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120k service DIY

Servicing, Oil Changes, Fluids & Much More.

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Rillanon
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120k service DIY

Postby Rillanon » Tue Feb 09, 2021 12:02 am

Hi guys.
So I own a MY12 ES and shamefully I must admit I didn't take care of it very well the last couple of years. The last service was done just before 90K. Total car noob, but wanting to learn.

Anyway I've decided to DIY the service to learn and also needed something to occupy time with WFH covid lol

I've being using this forum and youtube and it helped me a lot. So far I've completed below:

1. air filter -> changed to new ryco
2. cabin filter -> changed to new ryco
3. spark plugs -> changed to NGK DIFR6C11 (same one in the owners manual), however I'm wondering if I can switch to FR6EI next time. It's half the price!
4. engine oil -> changed twice cuz I screwed up and put all 5L in. Nulon long life 5w-30
5. oil filter -> ryco z411, same one as last service.
6. cvt oil -> Penrite CVT (the J4 one), i screwd up this as well, overfilled it, the car was jerking a bit, i used a fluid extractor and removed about 1L.
7. cvt filter and gasket -> bought a kit from repco, changed the filter/gasket and torqued every thing according to service manual. The cooler filter was too hard for me, I don't know how/what tool needed to reach the screws from below to remove the battery mount.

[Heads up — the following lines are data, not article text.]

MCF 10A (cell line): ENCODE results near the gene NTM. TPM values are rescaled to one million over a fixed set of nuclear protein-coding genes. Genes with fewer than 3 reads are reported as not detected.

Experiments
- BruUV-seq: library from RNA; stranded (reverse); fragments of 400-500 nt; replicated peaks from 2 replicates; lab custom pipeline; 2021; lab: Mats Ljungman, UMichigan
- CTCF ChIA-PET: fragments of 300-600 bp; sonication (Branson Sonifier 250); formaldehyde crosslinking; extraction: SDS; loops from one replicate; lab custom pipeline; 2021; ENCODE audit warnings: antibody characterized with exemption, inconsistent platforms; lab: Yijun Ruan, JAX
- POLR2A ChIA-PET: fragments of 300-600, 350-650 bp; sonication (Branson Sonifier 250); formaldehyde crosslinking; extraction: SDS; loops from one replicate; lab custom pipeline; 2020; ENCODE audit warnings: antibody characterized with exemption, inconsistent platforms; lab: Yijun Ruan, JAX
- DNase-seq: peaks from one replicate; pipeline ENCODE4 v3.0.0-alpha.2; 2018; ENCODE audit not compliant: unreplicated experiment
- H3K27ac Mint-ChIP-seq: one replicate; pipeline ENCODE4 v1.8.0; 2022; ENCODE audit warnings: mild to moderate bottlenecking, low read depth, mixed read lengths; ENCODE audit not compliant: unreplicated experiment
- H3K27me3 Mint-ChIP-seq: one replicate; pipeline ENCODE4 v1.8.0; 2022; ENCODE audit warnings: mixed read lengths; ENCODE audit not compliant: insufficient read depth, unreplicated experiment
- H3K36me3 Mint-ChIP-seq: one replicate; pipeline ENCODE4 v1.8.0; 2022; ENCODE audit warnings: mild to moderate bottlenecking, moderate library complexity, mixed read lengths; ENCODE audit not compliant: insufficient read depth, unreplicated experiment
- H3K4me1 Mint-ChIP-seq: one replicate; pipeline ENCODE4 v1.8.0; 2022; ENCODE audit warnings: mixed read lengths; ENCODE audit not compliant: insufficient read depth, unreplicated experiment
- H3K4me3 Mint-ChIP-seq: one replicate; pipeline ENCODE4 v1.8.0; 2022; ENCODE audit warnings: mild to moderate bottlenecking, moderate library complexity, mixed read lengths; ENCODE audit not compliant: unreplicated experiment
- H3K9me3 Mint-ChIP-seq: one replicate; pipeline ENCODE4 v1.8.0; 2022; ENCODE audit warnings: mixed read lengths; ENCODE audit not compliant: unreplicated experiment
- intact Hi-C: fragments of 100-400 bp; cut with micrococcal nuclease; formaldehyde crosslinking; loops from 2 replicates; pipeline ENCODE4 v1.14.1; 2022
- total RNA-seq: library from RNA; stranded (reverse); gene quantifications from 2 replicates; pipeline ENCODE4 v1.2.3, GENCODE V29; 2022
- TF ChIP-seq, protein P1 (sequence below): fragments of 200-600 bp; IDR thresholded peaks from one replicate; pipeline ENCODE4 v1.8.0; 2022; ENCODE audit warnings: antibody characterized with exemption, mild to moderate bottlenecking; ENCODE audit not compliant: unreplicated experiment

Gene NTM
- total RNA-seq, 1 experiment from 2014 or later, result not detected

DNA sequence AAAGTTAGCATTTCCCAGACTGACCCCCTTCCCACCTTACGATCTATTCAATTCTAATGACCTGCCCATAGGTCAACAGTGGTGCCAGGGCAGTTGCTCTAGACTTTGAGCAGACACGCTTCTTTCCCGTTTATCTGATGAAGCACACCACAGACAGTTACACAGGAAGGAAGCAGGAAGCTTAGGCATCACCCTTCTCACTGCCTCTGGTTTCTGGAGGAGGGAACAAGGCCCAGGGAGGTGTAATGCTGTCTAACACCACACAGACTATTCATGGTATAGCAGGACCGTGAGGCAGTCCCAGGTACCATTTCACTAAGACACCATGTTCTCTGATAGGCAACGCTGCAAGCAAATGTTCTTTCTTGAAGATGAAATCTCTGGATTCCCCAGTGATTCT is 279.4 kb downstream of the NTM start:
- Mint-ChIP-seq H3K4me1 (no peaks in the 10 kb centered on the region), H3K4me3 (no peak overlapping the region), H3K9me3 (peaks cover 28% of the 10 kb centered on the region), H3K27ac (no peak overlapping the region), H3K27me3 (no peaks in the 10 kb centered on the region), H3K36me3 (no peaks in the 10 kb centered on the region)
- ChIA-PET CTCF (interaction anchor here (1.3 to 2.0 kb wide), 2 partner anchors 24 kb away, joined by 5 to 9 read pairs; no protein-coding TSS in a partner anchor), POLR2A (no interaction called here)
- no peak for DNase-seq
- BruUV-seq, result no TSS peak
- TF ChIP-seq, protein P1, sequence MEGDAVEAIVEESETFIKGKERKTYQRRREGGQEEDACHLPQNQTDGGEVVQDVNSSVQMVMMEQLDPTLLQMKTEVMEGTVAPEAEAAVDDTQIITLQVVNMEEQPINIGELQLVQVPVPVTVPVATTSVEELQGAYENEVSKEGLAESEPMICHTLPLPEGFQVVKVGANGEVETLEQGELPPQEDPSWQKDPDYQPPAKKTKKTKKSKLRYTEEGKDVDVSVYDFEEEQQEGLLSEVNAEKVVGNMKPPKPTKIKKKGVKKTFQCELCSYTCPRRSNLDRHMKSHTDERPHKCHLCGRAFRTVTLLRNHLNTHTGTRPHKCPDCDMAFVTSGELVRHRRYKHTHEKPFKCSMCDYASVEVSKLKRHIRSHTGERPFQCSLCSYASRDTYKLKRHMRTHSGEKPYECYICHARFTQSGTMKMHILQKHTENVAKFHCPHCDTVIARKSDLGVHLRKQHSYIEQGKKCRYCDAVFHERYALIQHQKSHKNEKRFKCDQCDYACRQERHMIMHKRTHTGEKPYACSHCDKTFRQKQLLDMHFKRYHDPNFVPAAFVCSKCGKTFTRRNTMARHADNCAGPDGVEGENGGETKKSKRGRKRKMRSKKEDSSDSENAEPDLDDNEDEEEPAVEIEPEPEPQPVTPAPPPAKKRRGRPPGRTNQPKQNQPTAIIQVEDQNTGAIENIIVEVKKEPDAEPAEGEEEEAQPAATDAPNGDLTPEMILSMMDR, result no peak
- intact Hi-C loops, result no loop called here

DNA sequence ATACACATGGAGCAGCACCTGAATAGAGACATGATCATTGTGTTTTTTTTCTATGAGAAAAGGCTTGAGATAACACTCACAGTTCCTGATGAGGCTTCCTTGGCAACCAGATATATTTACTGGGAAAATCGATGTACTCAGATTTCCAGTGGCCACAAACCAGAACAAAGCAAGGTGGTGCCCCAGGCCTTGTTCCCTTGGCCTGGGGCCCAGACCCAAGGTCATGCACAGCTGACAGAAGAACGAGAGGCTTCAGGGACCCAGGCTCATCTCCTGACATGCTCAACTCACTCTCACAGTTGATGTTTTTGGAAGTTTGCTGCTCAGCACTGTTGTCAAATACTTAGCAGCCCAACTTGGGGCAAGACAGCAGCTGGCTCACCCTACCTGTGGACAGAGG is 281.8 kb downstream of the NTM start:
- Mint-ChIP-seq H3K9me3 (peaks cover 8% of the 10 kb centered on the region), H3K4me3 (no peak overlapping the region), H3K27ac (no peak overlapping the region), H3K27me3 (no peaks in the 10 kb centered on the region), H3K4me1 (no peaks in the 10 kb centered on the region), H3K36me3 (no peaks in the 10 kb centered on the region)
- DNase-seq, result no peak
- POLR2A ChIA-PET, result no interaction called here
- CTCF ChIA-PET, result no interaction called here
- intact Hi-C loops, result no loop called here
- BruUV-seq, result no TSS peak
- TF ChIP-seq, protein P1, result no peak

My first torque wrench was faulty and broke one of the filter bolts, luckily there was a nut and bolt shop across the road, that was a fun sunday arvo lol.
8. aligned wheel with bob jane. Thinking about replacing the wheel/tyres to 18".

fixed up the damaged front bumper -> bought a part from sterlingparts (was only $113) then got a local body repair to paint it. Turns out well... but the engine under guard or whatever you call it is missing. I suspect the mech forgot to put it back on during my last service.

It's being fun so far. now I'm wondering what to do next, a few questions:

1. Dad helped me about a year ago and filled the coolant with SCA coolant (green), it's a bit low now, I'm wondering if I should flush it completely and replace with OEM? do I even need OEM or can cheaper ones do the job. I want to keep servicing as cheap as possible.

2. There is a slight vibration during car idle but other than that, everything is smooth.

3. Break fluid is a bit low but not at the min mark. Should I top it up or bleed it?

4. Anything else I should do for 120k service? or anything that I should take to the shop instead of DIY

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bumblebee
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Re: 120k service DIY

Postby bumblebee » Tue Feb 09, 2021 6:15 am

FR6Ei work a treat , from memory they were for the 4B12 however, I have been using those in my 4B11 for past few years.
Radiator coolant should be flushed every 2 years.get the bottles of 5L pre mix coolant from Autobarn etc to save some $ they work.